What to Include in a Horticulture and Landscape Design Resume
As you can see from reviewing these horticulture and landscape design resume samples, the nature of the job and the specific type of employer you’re hoping to target will influence your profile. Your document will also be shaped around personal details, like your years of experience and your long-term career plans. Owing to all these specifics, there’s no one right way to create a resume in this industry, but there are a few standard formatting guidelines and universal details that almost every employer will expect.
Take a close look at these horticulture and landscape design resume samples and you’ll notice that almost all of them contain each of these specific subsections:
- Resume Summary
- Education Section
- Work Experience Section
- Skills section
You’ll also notice that some of these horticulture and landscape design resume samples are formatted to reflect one of two approaches: a chronological layout or a functional layout.
If you choose the chronological layout, you’ll focus on relaying your work history and your dates of employment. This organizational method is ideal if your progression from job to job is smooth and orderly. On the other hand, the functional format will work better if your history contains large gaps or career changes. This approach will center on your most relevant skills or accomplishments.
As the horticulture and landscape design resume samples indicate, each of these formats can send a different message to employers. It is worthwhile to note that the chronological format tends to be preferred by employers, but the functional format tends to lend itself well to those who’ve completed a lot of independent contract work.
How to Write the Horticulture and Landscape Design Resume Summary Statement
Like the horticulture and landscape design resume samples, your resume will begin with a short summary of your most important claims and credentials. This section should not exceed about five lines of text, and it should provide your reviewers with a short, specific overview of who you are and what you can do.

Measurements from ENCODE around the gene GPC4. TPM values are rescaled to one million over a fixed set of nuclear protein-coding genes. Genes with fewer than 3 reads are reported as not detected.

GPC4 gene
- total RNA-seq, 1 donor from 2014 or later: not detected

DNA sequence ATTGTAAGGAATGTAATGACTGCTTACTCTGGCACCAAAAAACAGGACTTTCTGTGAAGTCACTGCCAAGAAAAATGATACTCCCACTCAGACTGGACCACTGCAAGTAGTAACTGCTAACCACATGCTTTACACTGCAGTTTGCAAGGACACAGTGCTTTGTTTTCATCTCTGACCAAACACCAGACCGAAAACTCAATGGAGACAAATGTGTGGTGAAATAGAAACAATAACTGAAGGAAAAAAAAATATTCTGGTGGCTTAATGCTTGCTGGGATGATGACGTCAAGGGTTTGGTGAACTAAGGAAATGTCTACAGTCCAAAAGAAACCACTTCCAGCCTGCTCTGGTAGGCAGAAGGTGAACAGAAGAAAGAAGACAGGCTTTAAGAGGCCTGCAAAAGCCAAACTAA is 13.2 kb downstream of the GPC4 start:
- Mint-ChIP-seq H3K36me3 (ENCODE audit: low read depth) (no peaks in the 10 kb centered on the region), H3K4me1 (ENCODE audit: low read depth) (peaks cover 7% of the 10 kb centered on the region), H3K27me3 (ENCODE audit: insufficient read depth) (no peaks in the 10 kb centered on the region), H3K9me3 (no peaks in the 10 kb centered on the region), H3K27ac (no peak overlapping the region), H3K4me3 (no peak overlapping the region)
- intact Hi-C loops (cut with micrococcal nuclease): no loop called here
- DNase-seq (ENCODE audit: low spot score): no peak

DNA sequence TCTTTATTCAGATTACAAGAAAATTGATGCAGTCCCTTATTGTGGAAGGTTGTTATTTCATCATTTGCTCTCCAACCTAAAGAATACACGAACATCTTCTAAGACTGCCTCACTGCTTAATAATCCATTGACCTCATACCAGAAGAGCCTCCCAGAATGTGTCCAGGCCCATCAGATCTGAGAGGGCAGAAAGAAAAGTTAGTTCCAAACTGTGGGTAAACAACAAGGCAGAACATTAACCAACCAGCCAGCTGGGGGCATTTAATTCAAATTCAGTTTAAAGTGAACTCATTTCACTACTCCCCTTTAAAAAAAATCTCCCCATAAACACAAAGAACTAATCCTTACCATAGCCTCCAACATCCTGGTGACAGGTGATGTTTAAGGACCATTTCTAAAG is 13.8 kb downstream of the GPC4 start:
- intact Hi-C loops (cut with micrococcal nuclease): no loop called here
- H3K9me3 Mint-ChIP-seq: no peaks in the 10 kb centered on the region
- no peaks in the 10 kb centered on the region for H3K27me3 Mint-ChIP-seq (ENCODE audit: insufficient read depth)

As this is the first section a hiring a manger will see, you want to use it to grab their attention and entice them to read further. Think of it as your opportunity to make an unforgettable first impression.
Check the horticulture and landscape design resume samples and look over the additional examples below.
Independent licensed and insured landscape designer and horticulturist. Expertise in the creation of landscape maintenance plans for residential and commercial properties. Have developed plans for over two dozen properties in the metro area, all of which can be viewed in the attached slideshow. BS, MS, and multiple certifications in the area of garden design, runoff management, and turf maintenance.
Professional landscape designer and founder of Peabody Gardens LLC. Featured in October issue of Landscape Quarterly and Winner of 2007 Willard Johnson Award for Most Beautiful Municipal Landscape Design in Capital City. Leader of capable team with flexible project capacity and no limit on job size.
- Computers & Technology
- Installation & Maintenance
- Real Estate
- Human Resources
- News & Media
- Food & Beverage
- Most Popular Resources
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How to Write the Horticulture and Landscape Design Resume Education Section
If you choose, you can follow the example set by some of these horticulture and landscape design resume samples and insert your resume education section just under the summary. But you can also drop this subheading down below your work history or skills section if you choose.
If you graduated recently, you may benefit by raising this section on the page, but if some time has passed and your work experience has begun to overshadow your education, you’ll want to give center stage to your past jobs and workplace accomplishments. The choice is yours; just remember that some readers disengage from resume text at a point that occurs roughly halfway down the page.
No matter where you insert your education section, you’ll need to list each of your degrees, including the distinction you earned, your institution, and your course of study. You can also list your graduation dates and your GPA if you choose.
Follow this list with a similar list of your certifications and your license to practice if you have one. Most states require this license from landscape designers that work independently or operate their own companies. If you don’t have a license, an employer for a larger firm may hire you, but you may not be ready to create designs of your own.
How to Write the Horticulture and Landscape Design Work Experience Section